And Then There Were None by Agatha Christie

And Then There Were None by Agatha Christie is the second book I read by her. I liked it a lot, really nicely made. I saw a movie based on the book, but it was many years ago and I forgot who was the killer. It’s a delight to read her books and I plan to read a couple more next year.

And Then There Were None by Agatha Christie

I don’t have much more to add, as the story is either well known or unknown, which means it should be read. I’m not usually reading murder mysteries, but I love Agatha’s style. For me this is a 5 stars book, well worth reading.

And Then There Were None by Agatha Christie

Details about the picture: –
My rating: 5/5 Stars
Would I recommend it: yes!
Published by: HarperCollins
Year it was published: first time in 1939
Format: Paperback
Genre(s): Classic
Pages: 250

About the author: Agatha Mary Clarissa Miller was born in Torquay, Devon, as the youngest of three. Before marrying and starting a family in London, she had served in a Devon hospital during the First World War, tending to troops coming back from the trenches. During the First World War, she worked at a hospital as a nurse; later working at a hospital pharmacy, a job that influenced her work, as many of the murders in her books are carried out with poison. During the Second World War, she worked as a pharmacy assistant at University College Hospital, London, acquiring a good knowledge of poisons which feature in many of her novels.
Her first novel, The Mysterious Affair at Styles, came out in 1920. During her first marriage, Agatha published six novels, a collection of short stories, and a number of short stories in magazines. In 1930, Christie married archaeologist Max Mallowan (Sir Max from 1968) after joining him in an archaeological dig. Their marriage was especially happy in the early years and remained so until Christie’s death in 1976.
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6 thoughts on “And Then There Were None by Agatha Christie”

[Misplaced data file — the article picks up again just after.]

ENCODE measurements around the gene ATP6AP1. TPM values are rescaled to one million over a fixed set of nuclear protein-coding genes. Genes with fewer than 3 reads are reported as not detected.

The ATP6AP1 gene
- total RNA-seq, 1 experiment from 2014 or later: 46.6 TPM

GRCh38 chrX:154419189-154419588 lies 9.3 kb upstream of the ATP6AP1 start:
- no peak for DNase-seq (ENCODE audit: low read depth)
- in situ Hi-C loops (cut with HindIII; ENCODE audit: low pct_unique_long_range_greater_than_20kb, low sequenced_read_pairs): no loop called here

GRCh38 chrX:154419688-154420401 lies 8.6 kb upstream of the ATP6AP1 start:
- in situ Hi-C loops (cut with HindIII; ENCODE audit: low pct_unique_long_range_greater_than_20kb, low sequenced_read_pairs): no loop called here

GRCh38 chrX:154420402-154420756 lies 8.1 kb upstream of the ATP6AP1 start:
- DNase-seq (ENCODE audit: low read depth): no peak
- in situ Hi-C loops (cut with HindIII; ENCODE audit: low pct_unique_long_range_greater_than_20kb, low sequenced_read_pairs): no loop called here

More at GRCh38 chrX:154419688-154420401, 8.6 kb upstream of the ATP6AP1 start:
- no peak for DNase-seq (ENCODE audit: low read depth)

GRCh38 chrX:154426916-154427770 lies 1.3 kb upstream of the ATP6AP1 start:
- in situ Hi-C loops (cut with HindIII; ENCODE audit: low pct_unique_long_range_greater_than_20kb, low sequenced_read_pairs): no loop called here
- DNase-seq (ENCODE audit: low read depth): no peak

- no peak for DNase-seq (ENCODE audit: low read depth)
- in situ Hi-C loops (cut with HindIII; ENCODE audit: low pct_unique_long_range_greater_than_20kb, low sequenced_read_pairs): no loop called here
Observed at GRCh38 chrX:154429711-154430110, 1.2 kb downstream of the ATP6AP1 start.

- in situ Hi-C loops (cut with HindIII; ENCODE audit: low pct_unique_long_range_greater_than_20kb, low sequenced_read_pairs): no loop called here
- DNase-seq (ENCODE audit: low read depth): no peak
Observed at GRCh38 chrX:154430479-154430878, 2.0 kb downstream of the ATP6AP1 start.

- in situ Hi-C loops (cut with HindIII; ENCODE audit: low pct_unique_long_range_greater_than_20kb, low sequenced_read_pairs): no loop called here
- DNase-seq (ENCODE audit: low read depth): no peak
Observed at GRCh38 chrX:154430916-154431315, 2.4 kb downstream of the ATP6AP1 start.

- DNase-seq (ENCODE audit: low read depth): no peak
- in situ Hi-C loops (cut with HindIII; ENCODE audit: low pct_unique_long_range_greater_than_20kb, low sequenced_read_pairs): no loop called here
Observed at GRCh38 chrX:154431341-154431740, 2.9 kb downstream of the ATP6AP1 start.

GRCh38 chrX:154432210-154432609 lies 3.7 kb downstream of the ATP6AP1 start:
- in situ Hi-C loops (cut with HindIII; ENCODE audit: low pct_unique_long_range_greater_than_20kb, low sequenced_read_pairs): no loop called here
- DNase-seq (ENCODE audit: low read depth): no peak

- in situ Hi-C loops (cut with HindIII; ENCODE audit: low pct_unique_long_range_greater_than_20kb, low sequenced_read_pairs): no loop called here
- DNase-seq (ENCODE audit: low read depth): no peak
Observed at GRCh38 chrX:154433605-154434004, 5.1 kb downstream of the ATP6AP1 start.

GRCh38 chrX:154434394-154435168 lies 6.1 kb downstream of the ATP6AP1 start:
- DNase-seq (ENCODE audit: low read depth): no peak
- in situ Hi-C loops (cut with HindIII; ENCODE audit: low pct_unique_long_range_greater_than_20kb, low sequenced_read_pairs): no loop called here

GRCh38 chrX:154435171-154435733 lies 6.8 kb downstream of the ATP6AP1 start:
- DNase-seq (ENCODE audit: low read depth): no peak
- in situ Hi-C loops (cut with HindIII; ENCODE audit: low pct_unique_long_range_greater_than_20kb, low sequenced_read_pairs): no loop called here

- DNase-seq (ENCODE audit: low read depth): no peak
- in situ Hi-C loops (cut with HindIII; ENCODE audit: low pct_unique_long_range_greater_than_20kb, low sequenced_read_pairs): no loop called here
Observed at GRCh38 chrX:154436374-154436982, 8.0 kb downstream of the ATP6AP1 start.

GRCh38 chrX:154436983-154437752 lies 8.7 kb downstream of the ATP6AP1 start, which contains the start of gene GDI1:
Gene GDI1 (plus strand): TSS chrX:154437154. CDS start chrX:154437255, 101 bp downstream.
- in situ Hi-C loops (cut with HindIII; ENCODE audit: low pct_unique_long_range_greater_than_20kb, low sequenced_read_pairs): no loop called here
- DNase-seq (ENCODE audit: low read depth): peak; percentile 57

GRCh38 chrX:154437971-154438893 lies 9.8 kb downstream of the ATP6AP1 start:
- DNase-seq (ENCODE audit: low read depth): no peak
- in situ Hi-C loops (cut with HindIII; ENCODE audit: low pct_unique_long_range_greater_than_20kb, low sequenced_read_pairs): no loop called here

• This one is on my Classics Club list! I’ve really enjoyed the few Christies I’ve read and hope to get to many more of them in the next couple of years. I had to look up what the alternate title was. I wouldn’t have thought of that as a slur. That was actually a counting song I learned as a child. (and never was it meant in a derogatory way)
    Kelly recently posted…Morning and Evening by Charles SpurgeonMy Profile

    • The original one was “Ten Little Niggers”, which changed to “Ten Little Indians” for US as early as 1940s and then to “And Then There Were None”. In Romanian it is known as “10 negrii mititei” which is 10 small black [people] and not the slur – “negrotei”.

        • As far as I know it was never published in US with the British title, but as Ten Little Indians. I think it’s really interesting that in the 1940s the title was seen as racists when there were many problems and went on for many decades more.

  • I read just about all the early AC books, but that was many moons ago, back when I was a teenager. I didn’t immediately recognise your featured book, but managed to work out that is because I would have read it as its original title (which I can’t mention here)! – Egged on by various fellow bloggers, and in a sudden fit of nostalgia, I did recently decide to re-read as many of the books as possible. However ‘best laid plans…’ and all that, I have manged the grand total of one book so far!!! – Let’s hope for a more settled and peaceful New Year, however unlikely 🙂 xx
    Yvonne @Fiction_Books recently posted…The Huntedby P.R. BlackReviewMy Profile

    • The original title was used for the Romanian version, but not as a slur. I wondered why it’s called “And Then There Were None” in English. 🙂

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